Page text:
Feminine Products: A “Luxury” Now Free in Federal Prisons
Sep 4, 2017
Women around the world know the extreme necessity of feminine sanitary products when the time of the month hits. Such products have imposed taxes on them making it more expensive and out of reach for women of lower income and women who come from underdeveloped countries. Incarcerated women also face the same struggle, and one could say that it’s even tougher for them to pay for such “luxurious” products with the low wages they are paid. Feminine products being written off as luxury items is unnecessary, and as of now federal prisons are ‘explicitly obligated’ to offer free feminine products to women and must have sufficient amounts of said products.
Much like the television show, Orange is the New Black, women in prisons have commissaries at their disposition. However, most incarcerated women have to work prisons jobs for weeks to even afford one item from the commissary. The average maximum daily wage for prison jobs is $3.45 and the minimum daily wage is 86 cents. With such low wages, it’s nearly impossible that these women could afford “luxury” items such as sanitary pads, tampons, and other necessities. Sometimes they have to face the decision of buying a needed sanitary product or calling home because their earnings are not sufficient. To know that prisons provide daily meals, clothing and personal care items for free because they are basic necessities but fail to provide free sanitary products for women is shameful and completely absurd. Menstruating is a natural process that occurs in the female body and women don’t get to have a say in whether or not it takes place. As of recently, federal prisons were forced to take action under the Dignity for Incarcerated Women Act and alleviate the situation. Now women in federal prisons have gained access to free sanitary products when they are menstruating and no longer have to worry about wasting their earned money on something that should’ve been provided to them from the start.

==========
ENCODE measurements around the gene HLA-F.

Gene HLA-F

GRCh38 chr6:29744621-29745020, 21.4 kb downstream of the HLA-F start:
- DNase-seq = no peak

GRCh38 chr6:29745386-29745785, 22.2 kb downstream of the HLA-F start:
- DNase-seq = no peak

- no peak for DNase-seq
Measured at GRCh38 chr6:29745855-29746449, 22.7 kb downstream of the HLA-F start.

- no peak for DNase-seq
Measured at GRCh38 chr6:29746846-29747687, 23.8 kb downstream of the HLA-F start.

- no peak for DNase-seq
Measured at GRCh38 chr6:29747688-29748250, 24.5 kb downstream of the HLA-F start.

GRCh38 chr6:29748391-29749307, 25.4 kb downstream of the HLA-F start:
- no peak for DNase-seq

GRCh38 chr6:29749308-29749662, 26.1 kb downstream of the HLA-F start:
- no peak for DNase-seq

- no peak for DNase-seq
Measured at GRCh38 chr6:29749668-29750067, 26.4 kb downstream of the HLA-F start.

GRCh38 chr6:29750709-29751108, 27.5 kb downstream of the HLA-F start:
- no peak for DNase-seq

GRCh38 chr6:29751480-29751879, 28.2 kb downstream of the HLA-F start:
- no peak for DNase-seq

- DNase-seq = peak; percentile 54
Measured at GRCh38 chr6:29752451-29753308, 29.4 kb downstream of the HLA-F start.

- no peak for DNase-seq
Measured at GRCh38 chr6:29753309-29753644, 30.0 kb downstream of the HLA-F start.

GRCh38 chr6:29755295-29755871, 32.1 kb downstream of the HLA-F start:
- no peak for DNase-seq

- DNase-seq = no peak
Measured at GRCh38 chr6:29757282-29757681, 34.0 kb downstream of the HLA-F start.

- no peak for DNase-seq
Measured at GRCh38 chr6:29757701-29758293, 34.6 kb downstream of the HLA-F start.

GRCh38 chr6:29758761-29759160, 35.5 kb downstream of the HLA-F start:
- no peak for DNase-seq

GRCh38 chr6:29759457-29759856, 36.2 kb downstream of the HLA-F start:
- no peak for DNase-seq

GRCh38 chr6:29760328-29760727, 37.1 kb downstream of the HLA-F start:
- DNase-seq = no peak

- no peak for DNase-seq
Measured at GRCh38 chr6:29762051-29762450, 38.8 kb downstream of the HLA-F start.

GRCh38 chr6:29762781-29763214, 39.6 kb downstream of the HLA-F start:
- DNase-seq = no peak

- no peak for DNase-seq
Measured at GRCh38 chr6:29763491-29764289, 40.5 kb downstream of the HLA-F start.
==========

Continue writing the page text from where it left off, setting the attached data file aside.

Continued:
Prisons finally providing free feminine products to incarcerated women sounds good, because it’s not like they choose to get their periods. In addition, brand name tampons and pads are expensive and for these women who don’t have the steady financial support, it can be difficult to have access to good products and not the cheap and limited ones usually available.
— junior Indira Mera
Although this has been a huge victory for women in federal prisons, many struggled before the Dignity for Incarcerated Women Act. Previously, federal prisons were only forced to have feminine products available at their facility, meaning that they would stock up on products of cheap quality that were expensive. It was difficult for incarcerated women to obtain the money for basic hygienic supplies of good quality. The officers in some facilities might even take advantage of the low supply of sanitary products and use them to hold power over these women. While that isn’t always the case, it has been seen before, like in Chandra Bozelko’s case. Bozelko, an ex-inmate of a federal prison in Connecticut, mentions how officers would use the limited amount of sanitary products against the women for control over them.